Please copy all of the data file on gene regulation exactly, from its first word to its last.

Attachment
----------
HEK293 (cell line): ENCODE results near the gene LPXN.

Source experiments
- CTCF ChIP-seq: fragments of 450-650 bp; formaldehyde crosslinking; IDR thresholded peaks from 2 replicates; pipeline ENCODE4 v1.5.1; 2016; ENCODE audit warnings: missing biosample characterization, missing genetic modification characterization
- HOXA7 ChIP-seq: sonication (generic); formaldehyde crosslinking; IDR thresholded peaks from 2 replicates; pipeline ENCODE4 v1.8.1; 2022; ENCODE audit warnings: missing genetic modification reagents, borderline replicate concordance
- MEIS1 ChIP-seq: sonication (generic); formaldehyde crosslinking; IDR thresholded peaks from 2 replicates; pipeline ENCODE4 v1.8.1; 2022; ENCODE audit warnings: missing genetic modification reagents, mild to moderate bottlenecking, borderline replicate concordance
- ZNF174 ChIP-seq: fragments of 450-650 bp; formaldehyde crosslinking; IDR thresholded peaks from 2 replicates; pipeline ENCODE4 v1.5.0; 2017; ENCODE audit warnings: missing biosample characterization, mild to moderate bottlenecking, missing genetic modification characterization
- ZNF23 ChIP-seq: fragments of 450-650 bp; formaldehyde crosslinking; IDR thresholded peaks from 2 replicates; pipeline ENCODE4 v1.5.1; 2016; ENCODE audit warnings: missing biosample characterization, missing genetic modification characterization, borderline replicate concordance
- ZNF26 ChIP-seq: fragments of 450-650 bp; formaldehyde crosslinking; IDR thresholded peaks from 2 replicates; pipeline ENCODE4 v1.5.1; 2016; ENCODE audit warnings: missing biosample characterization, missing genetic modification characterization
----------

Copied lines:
HEK293 (cell line): ENCODE results near the gene LPXN.

Source experiments
- CTCF ChIP-seq: fragments of 450-650 bp; formaldehyde crosslinking; IDR thresholded peaks from 2 replicates; pipeline ENCODE4 v1.5.1; 2016; ENCODE audit warnings: missing biosample characterization, missing genetic modification characterization
- HOXA7 ChIP-seq: sonication (generic); formaldehyde crosslinking; IDR thresholded peaks from 2 replicates; pipeline ENCODE4 v1.8.1; 2022; ENCODE audit warnings: missing genetic modification reagents, borderline replicate concordance
- MEIS1 ChIP-seq: sonication (generic); formaldehyde crosslinking; IDR thresholded peaks from 2 replicates; pipeline ENCODE4 v1.8.1; 2022; ENCODE audit warnings: missing genetic modification reagents, mild to moderate bottlenecking, borderline replicate concordance
- ZNF174 ChIP-seq: fragments of 450-650 bp; formaldehyde crosslinking; IDR thresholded peaks from 2 replicates; pipeline ENCODE4 v1.5.0; 2017; ENCODE audit warnings: missing biosample characterization, mild to moderate bottlenecking, missing genetic modification characterization
- ZNF23 ChIP-seq: fragments of 450-650 bp; formaldehyde crosslinking; IDR thresholded peaks from 2 replicates; pipeline ENCODE4 v1.5.1; 2016; ENCODE audit warnings: missing biosample characterization, missing genetic modification characterization, borderline replicate concordance
- ZNF26 ChIP-seq: fragments of 450-650 bp; formaldehyde crosslinking; IDR thresholded peaks from 2 replicates; pipeline ENCODE4 v1.5.1; 2016; ENCODE audit warnings: missing biosample characterization, missing genetic modification characterization